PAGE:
Both animals belong to the mustelid family which in the UK also includes the much larger badger and otter as well as the elusive pine martin and polecat. They share several characteristics including a scent gland which produces a strong-smelling secretion used to announce presence and mark territories. There’s also a large introduced American mink population which isn’t native to the UK.
Stoats and weasels are the smallest of Britain’s mustelids and they are well distributed across our region, inhabiting farmland, nature reserves, parks and gardens where there is a ready source of food in the form of small mammals. Stoats will eat a range of food but have a preference for rabbits, so they are most common where rabbits are numerous. Weasels on the other hand will take a range of small mammals including mice and voles so can be spotted a little more widely.
If you’re lucky enough to spot one it will either be a flitting sight of a small one as it scurries across a road in the car headlights or as it scarpers into undergrowth. Very occasionally if you’re in the right place and sitting quietly they’ll be unaware of your presence and you might get a more lingering view.
At first glance stoats and weasels look similar but there are a few things to look for if you think you’ve seen one. Stoats are the larger of the two creatures, growing up to 25cm with a solid long body, whereas weasels are rarely bigger than 20cm but will look slender and sinuous. Stoats and weasels are both brown with a pale, white belly but the dividing line between the colours is straight on a stoat and irregular on a weasel. When moving, stoats have a bouncing gait as they progress through grassland compared to weasels which move fast and continuously lower to the ground. The most obvious difference to look out for is the black tail tip on a stoat which is generally visible and held vertically. The weasel has a shorter brown tail which it tends to hold close to the ground.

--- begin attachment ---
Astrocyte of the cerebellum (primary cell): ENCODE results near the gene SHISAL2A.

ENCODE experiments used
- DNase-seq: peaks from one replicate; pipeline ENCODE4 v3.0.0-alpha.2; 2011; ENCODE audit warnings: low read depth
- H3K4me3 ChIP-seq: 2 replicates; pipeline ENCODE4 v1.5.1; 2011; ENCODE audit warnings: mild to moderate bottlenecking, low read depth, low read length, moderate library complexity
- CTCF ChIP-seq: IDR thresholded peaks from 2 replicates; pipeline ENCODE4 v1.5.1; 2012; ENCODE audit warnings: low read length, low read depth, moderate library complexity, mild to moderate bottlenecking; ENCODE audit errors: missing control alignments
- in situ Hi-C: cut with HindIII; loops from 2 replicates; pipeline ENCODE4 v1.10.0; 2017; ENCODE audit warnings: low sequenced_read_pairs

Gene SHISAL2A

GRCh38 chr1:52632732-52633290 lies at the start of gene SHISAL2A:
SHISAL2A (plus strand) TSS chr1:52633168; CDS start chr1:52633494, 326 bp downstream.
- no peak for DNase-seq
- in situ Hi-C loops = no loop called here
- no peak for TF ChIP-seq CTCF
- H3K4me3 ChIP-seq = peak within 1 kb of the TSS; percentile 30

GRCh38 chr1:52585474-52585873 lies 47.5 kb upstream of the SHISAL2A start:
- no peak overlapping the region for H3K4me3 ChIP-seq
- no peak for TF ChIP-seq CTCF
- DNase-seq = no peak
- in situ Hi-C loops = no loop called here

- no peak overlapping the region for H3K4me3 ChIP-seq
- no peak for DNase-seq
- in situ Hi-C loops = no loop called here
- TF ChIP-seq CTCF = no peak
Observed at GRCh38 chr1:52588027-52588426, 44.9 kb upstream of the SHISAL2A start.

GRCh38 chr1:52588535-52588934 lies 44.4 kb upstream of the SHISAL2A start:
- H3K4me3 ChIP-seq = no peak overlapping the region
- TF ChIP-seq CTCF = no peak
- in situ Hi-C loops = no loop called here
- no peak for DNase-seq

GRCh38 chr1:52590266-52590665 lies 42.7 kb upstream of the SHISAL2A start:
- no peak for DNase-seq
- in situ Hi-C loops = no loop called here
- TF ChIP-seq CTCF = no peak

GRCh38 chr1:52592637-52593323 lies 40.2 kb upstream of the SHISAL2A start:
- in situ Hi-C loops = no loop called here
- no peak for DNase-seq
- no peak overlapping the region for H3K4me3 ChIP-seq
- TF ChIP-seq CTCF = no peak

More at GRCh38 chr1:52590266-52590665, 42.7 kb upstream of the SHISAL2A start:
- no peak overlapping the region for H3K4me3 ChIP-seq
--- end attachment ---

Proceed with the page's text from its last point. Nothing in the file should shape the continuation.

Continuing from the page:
In some areas, stoats change their coats in winter to a white form which provides them with camouflage against a snowy backdrop. This ermine form was used to make the garments worn by nobility and royalty which feature white fur with black spots. The spots themselves are the tails of the stoats which remain black even in their winter coloration. In contrast to the weasels, white stoats where often represented in art to define purity. Young unmarried women, including Queen Elizabeth 1st, are often portrayed in paintings with an ermine stoat to signify this.
So, there are many associations in art and folklore with these small and elusive mammals, and if you do get a fleeting glimpse of either a stoat or a weasel be thankful that you’ve been given the honour.